I’ll be the first to admit that it sounds ludicrous that a particularly area of Lebanon has the best lemonade. I mean, it’s not like the people of Batroun squeeze their lemons differently than the people of Jbeil. Or do lemons grow better in the Batrounian soil? But, and I could swear my life on it, something about the lemonade in Batroun is just perfect. Call it psychological, but the lemonade there is a perfect concoction of lemon juice, sugar and refreshing mint. Watching the Batroun sunset over the beach while sipping on some of this magical lemonade might possibly be the highlight of your entire summer.
Sfiha, which are small meat pies, are known to be a staple of the cultural town of Baalbek in the Bekaa Valley of Lebanon. This combination of ground beef or lamb with a mixture of onions, pepper, pomegranate and parsley is baked to perfection. With a cup of yogurt or a squeeze of lemon, you can enjoy your sfiha from any of the street shops whilst touring the town.
Hummus and foul, the solid staple of the Lebanese breakfast, are spectacular in the bustling city of Saida – particularly at the little shop known as Foul Abu Abed. Aside from Abu Abed’s shop, the other hole-in-the-wall shops scattered around the port and the Corniche are known to have hummus and foul that are unrivaled anywhere else in Lebanon.
When it comes to dessert, Tripoli is the not-so-humble abode of the mesmerizing, calorific desserts of Lebanese descent. From the sizzling cheese to the melted ashta, the different desserts this city has to offer are known to be nothing less than exquisite. It takes but one trip to Abdul Rahman Hallab or the infinite sweet shops down the roads of the coastal streets of Mina to understand the undeniable truth behind this assertion.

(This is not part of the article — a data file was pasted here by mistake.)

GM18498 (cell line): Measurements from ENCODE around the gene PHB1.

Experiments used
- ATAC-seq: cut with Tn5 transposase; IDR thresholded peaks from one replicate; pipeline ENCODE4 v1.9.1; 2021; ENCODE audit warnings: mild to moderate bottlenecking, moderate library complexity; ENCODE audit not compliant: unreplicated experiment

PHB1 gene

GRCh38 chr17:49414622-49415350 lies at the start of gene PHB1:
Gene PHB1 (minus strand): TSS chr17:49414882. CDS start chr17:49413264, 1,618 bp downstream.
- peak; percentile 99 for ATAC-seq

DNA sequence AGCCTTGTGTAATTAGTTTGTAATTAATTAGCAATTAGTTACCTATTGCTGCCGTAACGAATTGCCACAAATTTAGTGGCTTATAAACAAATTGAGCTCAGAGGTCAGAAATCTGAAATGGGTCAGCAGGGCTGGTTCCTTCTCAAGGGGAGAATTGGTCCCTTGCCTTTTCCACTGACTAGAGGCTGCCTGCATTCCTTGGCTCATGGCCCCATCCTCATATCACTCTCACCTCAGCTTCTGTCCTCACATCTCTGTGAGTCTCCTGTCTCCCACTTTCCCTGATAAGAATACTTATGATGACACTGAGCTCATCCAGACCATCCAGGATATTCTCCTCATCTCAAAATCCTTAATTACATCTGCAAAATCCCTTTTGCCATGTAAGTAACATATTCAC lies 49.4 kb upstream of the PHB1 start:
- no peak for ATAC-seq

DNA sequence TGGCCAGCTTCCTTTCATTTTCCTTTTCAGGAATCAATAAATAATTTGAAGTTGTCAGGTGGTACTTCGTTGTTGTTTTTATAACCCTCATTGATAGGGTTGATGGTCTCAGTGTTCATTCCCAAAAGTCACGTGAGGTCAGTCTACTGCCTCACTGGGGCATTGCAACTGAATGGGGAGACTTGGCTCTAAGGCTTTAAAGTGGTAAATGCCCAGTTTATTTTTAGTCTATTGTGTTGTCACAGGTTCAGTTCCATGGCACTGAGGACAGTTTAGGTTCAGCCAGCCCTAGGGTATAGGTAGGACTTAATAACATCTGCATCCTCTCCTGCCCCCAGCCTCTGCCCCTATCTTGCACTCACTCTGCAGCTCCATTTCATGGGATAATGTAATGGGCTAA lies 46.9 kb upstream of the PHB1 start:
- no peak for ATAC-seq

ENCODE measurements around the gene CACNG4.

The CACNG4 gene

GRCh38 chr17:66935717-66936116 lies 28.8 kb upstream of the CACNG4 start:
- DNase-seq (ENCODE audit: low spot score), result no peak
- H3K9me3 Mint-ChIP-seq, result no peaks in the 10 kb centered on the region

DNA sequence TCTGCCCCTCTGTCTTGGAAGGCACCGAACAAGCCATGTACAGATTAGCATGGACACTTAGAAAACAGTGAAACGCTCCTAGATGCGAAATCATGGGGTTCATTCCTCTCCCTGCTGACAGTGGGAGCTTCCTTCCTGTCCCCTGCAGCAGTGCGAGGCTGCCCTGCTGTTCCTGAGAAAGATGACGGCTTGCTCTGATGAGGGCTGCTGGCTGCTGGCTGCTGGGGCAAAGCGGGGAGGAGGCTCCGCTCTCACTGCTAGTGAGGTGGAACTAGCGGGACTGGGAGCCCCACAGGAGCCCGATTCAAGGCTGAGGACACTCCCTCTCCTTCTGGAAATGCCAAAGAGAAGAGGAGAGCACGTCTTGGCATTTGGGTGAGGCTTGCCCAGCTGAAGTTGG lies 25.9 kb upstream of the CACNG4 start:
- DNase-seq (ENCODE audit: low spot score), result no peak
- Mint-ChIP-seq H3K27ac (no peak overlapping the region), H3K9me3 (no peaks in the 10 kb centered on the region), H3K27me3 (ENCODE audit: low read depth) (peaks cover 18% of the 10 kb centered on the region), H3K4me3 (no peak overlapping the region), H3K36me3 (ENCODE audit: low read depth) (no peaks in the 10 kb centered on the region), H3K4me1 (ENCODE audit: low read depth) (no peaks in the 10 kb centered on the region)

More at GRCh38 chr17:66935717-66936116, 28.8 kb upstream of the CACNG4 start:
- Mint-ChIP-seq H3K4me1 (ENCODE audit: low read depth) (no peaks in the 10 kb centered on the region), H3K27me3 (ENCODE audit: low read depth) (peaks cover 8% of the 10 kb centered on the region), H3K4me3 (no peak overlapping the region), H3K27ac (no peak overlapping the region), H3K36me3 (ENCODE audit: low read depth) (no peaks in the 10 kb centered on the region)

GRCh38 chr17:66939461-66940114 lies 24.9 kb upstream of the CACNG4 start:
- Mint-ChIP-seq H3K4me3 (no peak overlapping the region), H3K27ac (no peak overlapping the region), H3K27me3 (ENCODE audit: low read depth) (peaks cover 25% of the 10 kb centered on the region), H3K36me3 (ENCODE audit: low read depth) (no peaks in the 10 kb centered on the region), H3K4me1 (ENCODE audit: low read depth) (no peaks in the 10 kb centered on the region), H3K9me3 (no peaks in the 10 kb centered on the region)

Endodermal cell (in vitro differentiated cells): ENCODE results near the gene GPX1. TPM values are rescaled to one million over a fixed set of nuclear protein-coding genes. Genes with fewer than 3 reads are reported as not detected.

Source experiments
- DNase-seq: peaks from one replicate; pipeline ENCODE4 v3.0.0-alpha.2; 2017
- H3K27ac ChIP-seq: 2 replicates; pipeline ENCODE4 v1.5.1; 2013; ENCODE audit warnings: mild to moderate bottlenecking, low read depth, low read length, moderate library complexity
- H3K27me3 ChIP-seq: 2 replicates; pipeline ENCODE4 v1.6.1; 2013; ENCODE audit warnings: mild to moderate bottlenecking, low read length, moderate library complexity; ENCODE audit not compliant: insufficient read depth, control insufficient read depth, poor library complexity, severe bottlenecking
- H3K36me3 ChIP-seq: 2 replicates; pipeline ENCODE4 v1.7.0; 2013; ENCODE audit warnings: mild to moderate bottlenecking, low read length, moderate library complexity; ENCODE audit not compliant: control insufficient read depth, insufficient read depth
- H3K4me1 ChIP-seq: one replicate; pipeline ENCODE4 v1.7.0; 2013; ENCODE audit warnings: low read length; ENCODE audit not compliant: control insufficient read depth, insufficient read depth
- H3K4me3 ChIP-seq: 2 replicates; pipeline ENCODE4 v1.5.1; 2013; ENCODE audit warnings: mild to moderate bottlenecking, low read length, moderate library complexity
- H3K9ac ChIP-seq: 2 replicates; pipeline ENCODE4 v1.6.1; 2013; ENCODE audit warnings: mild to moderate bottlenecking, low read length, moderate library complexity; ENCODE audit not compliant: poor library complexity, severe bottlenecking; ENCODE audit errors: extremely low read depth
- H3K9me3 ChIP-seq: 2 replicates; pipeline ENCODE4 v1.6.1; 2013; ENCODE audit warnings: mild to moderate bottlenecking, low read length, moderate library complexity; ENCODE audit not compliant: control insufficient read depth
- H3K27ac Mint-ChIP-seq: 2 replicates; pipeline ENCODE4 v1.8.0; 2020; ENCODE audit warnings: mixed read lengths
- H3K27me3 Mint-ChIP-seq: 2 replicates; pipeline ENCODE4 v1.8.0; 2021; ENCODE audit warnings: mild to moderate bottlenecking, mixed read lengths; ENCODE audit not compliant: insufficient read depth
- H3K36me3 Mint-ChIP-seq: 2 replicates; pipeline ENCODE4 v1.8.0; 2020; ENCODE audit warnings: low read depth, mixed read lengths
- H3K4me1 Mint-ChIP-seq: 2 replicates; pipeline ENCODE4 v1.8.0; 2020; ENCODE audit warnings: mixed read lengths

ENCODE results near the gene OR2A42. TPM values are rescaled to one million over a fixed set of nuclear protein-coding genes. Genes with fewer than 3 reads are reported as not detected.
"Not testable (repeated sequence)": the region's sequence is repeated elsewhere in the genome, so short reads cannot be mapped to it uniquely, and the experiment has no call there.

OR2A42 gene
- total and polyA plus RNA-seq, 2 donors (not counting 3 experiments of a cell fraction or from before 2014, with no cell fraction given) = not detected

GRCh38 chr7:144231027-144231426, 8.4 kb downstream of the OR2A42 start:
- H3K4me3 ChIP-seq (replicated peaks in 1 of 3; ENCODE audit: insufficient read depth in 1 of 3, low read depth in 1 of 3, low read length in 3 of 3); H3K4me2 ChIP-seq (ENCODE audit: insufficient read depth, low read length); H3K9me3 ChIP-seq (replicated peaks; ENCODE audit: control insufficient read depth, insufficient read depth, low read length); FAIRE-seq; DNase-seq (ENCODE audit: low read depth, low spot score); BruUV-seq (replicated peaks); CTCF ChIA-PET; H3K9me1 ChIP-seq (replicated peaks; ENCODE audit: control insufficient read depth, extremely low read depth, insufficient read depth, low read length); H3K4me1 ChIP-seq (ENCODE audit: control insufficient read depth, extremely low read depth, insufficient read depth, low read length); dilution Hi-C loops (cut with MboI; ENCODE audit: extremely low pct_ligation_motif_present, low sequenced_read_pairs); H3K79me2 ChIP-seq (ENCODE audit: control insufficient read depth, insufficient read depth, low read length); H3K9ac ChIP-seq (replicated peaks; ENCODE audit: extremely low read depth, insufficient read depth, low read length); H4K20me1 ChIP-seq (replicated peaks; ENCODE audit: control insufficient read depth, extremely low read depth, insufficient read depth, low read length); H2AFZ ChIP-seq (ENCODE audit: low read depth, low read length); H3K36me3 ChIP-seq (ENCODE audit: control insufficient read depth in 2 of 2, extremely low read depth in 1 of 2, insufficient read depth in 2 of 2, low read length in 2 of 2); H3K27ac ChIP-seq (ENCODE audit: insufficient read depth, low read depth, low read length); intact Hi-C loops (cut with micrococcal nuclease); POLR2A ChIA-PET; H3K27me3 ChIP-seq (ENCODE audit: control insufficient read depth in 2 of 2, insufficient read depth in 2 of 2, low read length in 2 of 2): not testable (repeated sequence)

When it comes to kibbeh, the people of Zgharta do it best. When they move up to their summer houses in Ehden, they take their exceptional culinary skills with them. Whether it’s the fried kibbeh ras with peppermint, kibbeh bil sineye (baked), or kibbeh naye (raw), Ehden/Zgharta are the go-to places for the proper taste of this meal. At Al-Ferdaws restaurant in Ehden, you can indulge in the different types of kibbeh while overlooking the endless mountains of this beautiful town.
Seafood in Beirut restaurants often proves to be disappointing (with the exception of high-end restaurants such as Babel Bay or Sultan Ibrahim). Considering the fact that we are surrounded by Mediterranean waters, one would expect the entire country to be as famous for its fish as it is for its kibbeh or hummus. However, in the city of Tyre in southern Lebanon, the large numbers of fishermen are known for catching fresh seafood, particularly fish, that is just perfect.
Kishk, this intricate meal of dried yogurt and wheat, is usually eaten in the form of a man’oushe all over Lebanon. However, the folks of Aley are known to make it best and to turn it into different meals such as kishik porridge or kishk soup.
Additionally, another dish that the people of Aley prepare exquisitely is hrissi. Similar to kishik porridge, hrissi is a porridge made of ground soaked wheat and eaten with chicken or lamb pieces.
For unrivaled Lebanese wine, the breathtaking village of Kefraya is the place to go. Surrounded by endless vineyards in the mountains of Barouk, Chateau Kefraya was created fifty years ago and has time and again won international awards for its fine taste of red and white blended wines.